The COVID-19 pandemic has changed life for Americans across our nation. It has changed the way we go to school, work and interact with our friends and family.
As Colorado transitions from staying home to “Safer-at-Home” and spring has finally arrived with longer, warmer days, we will all be looking to spend more time outside.
Getting outdoors is definitely a boost to mental and physical health, especially right now. Increased time outdoors can boost your mood and your energy levels, but it can also increase your risk of skin cancer.
This month is Skin Cancer Awareness Month, and I want to take this time to share information to help protect you and your family.
As much as we all love the sun, going outside without protection from UV rays can be dangerous. In fact, skin cancer is the most common form of cancer in the United States, with more new cases diagnosed each year than cancers of the breast, prostate, lung and colon combined.
An estimated 100,350 Americans will be diagnosed with melanoma — the deadliest form of skin cancer — in 2020. Because of Colorado’s high elevation and more than 300 days of sunshine a year, our risk of getting skin cancer can be even greater.
My family has dealt with the pain of watching loved ones struggle with skin cancer. Both of my grandparents and my husband’s grandmother had tissues removed and tested, as has my own dad. I myself have had several moles removed and tested – and one came back negative for melanoma, but abnormal.
It is also especially important to protect children from overexposure to the sun. According to the Centers for Disease Control and Prevention (CDC), more than half of a person’s lifetime UV exposure typically occurs during childhood and adolescence, so protection at a young age is critically important. Just one blistering sunburn as a child or adolescent more than doubles a person’s chances of developing melanoma later in life.
While we are all still being safe at home, do go outside, but recreate responsibly and follow guidance from health officials. Always wear a broad-spectrum sunscreen that protects against both UVB and UVA rays, with an SPF of 30 or higher, even on cloudy days.
Apply at least one ounce of sunscreen at least 20 minutes before going out in the sun and reapply frequently — at least every two hours if in continuous sunlight or directly after swimming. Wear sunglasses treated to absorb ultraviolet (UV) radiation, use a lip balm with an SPF of at least 30 — and wear hats, sunglasses, long sleeves and pants. Exposure to UV rays from artificial sources, such as tanning beds, can increase your risk of skin cancer as well as other health problems.
There are many misconceptions surrounding this disease, but the truth is that anyone can develop skin cancer. Skin cancer does not discriminate against any race, hair color or age. While people with fair skin, moles and a history of sunburns are at higher risk, African American, Hispanic and Asian populations have a much higher fatality rate from this disease.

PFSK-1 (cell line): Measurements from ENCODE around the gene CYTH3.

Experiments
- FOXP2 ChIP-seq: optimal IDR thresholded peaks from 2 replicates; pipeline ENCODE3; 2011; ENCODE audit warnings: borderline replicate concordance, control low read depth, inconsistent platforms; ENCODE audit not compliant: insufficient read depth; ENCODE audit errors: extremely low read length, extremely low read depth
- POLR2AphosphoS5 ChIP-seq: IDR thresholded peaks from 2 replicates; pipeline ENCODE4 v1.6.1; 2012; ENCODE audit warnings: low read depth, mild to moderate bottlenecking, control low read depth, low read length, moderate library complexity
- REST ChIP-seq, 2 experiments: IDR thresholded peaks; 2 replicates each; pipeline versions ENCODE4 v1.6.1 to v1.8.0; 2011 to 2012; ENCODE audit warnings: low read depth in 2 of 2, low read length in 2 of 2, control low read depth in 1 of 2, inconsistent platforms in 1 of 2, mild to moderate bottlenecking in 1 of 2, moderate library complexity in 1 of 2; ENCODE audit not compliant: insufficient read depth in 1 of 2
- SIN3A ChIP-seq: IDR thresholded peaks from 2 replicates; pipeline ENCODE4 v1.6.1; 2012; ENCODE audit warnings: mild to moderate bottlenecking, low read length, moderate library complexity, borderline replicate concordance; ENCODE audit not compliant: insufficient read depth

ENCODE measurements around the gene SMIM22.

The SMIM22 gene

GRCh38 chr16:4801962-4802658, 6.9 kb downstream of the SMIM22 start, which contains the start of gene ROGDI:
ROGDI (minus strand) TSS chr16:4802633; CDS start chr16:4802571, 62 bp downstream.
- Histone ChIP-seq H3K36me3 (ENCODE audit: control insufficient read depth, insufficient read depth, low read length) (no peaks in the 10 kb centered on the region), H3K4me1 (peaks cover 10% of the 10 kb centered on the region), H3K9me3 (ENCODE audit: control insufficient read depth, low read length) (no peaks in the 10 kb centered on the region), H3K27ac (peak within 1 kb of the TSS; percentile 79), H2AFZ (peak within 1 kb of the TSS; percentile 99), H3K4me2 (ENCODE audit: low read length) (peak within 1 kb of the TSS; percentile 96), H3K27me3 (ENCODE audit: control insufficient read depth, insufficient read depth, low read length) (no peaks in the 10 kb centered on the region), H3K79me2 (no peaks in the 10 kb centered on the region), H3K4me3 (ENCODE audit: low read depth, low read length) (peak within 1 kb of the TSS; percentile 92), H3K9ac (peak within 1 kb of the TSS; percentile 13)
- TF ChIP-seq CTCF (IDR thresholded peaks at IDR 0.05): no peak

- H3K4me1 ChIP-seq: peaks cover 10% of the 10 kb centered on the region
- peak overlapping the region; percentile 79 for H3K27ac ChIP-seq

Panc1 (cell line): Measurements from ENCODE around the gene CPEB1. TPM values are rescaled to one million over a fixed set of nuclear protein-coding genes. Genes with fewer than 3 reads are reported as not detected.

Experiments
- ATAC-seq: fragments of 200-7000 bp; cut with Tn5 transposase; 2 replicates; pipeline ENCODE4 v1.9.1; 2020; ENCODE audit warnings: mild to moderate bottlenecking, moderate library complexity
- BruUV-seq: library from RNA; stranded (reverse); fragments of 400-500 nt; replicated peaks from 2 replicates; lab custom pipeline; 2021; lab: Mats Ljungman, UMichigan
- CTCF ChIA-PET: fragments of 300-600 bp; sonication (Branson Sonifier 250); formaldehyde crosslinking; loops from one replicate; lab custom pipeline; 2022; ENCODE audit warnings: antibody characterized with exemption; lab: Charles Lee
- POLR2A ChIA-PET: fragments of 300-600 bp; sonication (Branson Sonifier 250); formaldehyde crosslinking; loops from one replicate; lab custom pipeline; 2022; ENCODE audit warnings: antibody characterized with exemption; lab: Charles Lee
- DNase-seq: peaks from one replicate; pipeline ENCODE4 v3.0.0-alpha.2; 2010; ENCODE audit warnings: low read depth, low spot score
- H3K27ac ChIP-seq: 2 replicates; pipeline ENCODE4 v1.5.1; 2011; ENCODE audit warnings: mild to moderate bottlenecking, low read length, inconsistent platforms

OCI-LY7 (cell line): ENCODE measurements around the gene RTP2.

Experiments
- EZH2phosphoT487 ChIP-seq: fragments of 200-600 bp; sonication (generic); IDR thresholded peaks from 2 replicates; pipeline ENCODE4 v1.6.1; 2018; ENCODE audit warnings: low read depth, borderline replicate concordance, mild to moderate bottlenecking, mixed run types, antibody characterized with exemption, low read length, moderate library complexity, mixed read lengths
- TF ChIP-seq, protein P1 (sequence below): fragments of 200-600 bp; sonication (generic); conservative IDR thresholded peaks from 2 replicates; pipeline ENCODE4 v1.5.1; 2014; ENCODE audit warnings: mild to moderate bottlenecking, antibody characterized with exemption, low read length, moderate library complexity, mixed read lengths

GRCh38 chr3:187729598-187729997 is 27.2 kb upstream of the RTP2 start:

Make sure you pay attention to any new freckles, moles or spots that show asymmetry, border irregularity, color that is not uniform, a diameter greater than six millimeters and elevation differences. If you notice changes like these in your skin, talk to your doctor.
Even people with no history or risk factors should make annual appointments with a dermatologist or qualified health practitioner for a skin-check; those with risk factors may need visits more frequently, as early detection is crucial.
As we venture outside to get much-needed fresh air, be careful, practice sun safety and teach your children and family members to do the same. There is still a lot we don’t know about COVID-19, but it’s critical we continue listening to experts who tell us that the key to slowing the spread of this virus is to limit contact as much as possible, wear a mask and social distance – keeping a six-foot barrier between yourself and others.
If you are in a high-risk group, continue to follow guidance from the state and health professionals. This summer is going to look much different for all of us, but Coloradans are resilient and we will get through this pandemic together.
For more information about skin cancer prevention and early detection, visit the Prevent Cancer Foundation’s website at www.preventcancer.org.
Jaime Gardner is a member of the Congressional Families Cancer Prevention program of the Prevent Cancer Foundation, and is married to U.S. Sen. Cory Gardner, R-Colorado.
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